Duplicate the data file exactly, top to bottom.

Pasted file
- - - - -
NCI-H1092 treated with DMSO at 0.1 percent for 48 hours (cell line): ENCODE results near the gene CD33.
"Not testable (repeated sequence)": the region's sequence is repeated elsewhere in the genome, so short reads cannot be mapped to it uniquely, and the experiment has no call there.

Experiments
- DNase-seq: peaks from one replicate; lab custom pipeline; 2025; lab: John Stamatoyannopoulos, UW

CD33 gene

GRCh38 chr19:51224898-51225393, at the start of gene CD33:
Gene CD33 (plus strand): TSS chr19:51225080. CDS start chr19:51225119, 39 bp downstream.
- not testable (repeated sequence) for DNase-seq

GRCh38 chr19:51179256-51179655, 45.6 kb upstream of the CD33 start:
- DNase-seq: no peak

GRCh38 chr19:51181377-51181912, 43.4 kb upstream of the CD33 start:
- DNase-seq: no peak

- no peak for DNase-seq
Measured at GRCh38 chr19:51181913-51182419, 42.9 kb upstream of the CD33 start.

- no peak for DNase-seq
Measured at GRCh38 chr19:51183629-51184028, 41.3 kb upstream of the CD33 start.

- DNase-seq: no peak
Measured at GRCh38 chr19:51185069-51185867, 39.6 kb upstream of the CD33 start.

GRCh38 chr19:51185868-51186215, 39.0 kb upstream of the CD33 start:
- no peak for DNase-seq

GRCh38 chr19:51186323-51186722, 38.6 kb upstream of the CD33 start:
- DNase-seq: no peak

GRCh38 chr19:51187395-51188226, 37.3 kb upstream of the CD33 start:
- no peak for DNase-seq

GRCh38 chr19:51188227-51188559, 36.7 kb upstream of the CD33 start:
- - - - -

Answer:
NCI-H1092 treated with DMSO at 0.1 percent for 48 hours (cell line): ENCODE results near the gene CD33.
"Not testable (repeated sequence)": the region's sequence is repeated elsewhere in the genome, so short reads cannot be mapped to it uniquely, and the experiment has no call there.

Experiments
- DNase-seq: peaks from one replicate; lab custom pipeline; 2025; lab: John Stamatoyannopoulos, UW

CD33 gene

GRCh38 chr19:51224898-51225393, at the start of gene CD33:
Gene CD33 (plus strand): TSS chr19:51225080. CDS start chr19:51225119, 39 bp downstream.
- not testable (repeated sequence) for DNase-seq

GRCh38 chr19:51179256-51179655, 45.6 kb upstream of the CD33 start:
- DNase-seq: no peak

GRCh38 chr19:51181377-51181912, 43.4 kb upstream of the CD33 start:
- DNase-seq: no peak

- no peak for DNase-seq
Measured at GRCh38 chr19:51181913-51182419, 42.9 kb upstream of the CD33 start.

- no peak for DNase-seq
Measured at GRCh38 chr19:51183629-51184028, 41.3 kb upstream of the CD33 start.

- DNase-seq: no peak
Measured at GRCh38 chr19:51185069-51185867, 39.6 kb upstream of the CD33 start.

GRCh38 chr19:51185868-51186215, 39.0 kb upstream of the CD33 start:
- no peak for DNase-seq

GRCh38 chr19:51186323-51186722, 38.6 kb upstream of the CD33 start:
- DNase-seq: no peak

GRCh38 chr19:51187395-51188226, 37.3 kb upstream of the CD33 start:
- no peak for DNase-seq

GRCh38 chr19:51188227-51188559, 36.7 kb upstream of the CD33 start: